Which software is best?
These days, Windows and Mac tend to provide the best looking stuff. Selection is becoming transparent across the board, but Linux lacks proprietary titles. For most things, I think OS X has a great model of how software should look. But many open source apps I use on OS X or Windows run like snot, while running very well on Linux.
“If you can’t make it good, at least make it look good.”
–Bill Gates, Microsoft
The takeaway for each of you is this. When finding a new OS for someone, it’s not what YOU prefer. Stop that right there, open your eyes and accept that despite your feelings about the alternatives out there, thousands are making use of these options each day. Might as well give others a chance to experience these alternatives themselves.
I believe that advising someone to use a specific OS should be based on their needs. The frustration with trying to get people to look at alternatives is their flat resfusal. I have friends that simply refuse to try a linux live cd (even after explaining to them that it makes no changes to hdd or current setup). My response to them, “then stop complaining about Windows”.
Just in case you misread the title, I’m talking about Office XP here and not Windows XP; this specifically pertains to the Microsoft Office suite of software. Are you a Microsoft Office XP user? If you are, you should be concerned because Microsoft has announced that they will not update or support Office XP anymore starting this week. Office XP has been published since 10 years ago and it will be blocked by its support starting on July 12 2011.
When something goes from “mainstream support” to “extended support” at Microsoft, that essentially means Microsoft will continue to support enterprise that uses the product, or in other words biz-only support and not consumer. For each Microsoft product, most of them are supported for only 10 years since the product was released. The first five years called mainstream support, the other five years called Extended Support. Microsoft has a strong excuse to stop support and update to the previous product, it is because the users of Microsoft product decrease because some new products of Microsoft are released and has a lot of users. Microsoft has given support update security and patches for 10 years. The last update was in December 2010.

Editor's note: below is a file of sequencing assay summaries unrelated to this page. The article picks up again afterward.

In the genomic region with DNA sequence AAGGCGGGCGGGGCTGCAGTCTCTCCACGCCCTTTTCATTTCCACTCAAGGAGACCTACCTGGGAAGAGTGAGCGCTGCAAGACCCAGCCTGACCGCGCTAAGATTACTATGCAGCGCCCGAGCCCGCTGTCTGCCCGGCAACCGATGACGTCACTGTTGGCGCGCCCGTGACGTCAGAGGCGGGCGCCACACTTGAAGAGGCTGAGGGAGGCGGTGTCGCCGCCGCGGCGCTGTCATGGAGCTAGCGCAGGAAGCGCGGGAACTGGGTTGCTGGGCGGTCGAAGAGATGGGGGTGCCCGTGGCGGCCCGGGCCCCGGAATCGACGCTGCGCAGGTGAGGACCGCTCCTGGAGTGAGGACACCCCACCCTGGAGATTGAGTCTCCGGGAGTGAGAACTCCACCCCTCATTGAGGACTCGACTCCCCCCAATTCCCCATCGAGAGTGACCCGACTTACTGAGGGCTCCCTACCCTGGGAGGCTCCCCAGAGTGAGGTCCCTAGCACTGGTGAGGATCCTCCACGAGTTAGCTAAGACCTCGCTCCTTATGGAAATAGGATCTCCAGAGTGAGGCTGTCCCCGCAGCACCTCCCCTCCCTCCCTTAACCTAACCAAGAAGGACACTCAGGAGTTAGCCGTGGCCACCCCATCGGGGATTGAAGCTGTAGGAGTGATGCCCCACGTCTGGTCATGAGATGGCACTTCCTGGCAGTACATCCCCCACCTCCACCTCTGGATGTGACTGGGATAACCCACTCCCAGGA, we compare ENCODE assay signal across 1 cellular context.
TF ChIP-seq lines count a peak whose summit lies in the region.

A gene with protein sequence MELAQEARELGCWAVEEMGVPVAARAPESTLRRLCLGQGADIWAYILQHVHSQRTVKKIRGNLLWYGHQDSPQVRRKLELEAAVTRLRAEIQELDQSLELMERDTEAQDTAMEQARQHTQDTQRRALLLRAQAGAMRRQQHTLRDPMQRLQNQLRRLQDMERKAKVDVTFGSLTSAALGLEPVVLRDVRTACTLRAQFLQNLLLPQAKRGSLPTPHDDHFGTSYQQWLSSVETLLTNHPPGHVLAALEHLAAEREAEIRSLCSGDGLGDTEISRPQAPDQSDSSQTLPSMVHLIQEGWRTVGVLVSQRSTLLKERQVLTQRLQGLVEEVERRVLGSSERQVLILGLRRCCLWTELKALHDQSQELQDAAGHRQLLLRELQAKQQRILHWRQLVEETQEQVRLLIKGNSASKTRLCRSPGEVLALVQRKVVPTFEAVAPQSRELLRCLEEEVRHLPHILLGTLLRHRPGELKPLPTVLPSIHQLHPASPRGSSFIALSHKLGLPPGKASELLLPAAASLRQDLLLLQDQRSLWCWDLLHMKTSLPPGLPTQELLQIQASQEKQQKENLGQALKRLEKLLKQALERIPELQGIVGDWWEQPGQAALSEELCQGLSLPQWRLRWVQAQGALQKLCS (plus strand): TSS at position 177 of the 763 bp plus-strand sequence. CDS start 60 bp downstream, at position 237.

Office XP, which is the version before Office 2003, has been in extended support for the last 5 years, but as of next week will not be. That means no more support from Microsoft on that particular product even for enterprise.
It’s highly doubtful you use Office XP at home, but there may be some poor souls at there still using that decade-old version of Office at work. Sure, it gets the job done, but don’t expect any support from Microsoft on it after this week. Microsoft Office 2003 will end up on April 8, 2014, Microsoft Office 2007 on April 11, 2017 and Microsoft Office 2010 on October 13, 2020.
So if you do in fact use Office XP at home, then perhaps you should thinking about switching, by purchasing a new copy of Office 2010, or trying LibreOffice or OpenOffice for free. I posted a MS Office 2010 features and pricing matrix for your review along with some screen-shots of both LibreOffice and OpenOffice.
Here at the office, I do not use MS Office anymore. I use a combination of Google Calendar and Gmail and LibreOffice for my work.
That’s a question that many end-users has asked over the years about PC components and peripherals. Lately, the answer is usually yes. Thanks to vendors like Dell and the efforts of the Linux Driver Project, very few devices and components won’t work at all with Linux. At the same time, Original Equipment Manufacturers (OEMs) have faced the same problem at a lower level. Now, Canonical and Ubuntu Linux’s parent company, has announced that it’s opening up its complete database of certified components for Ubuntu and Linux.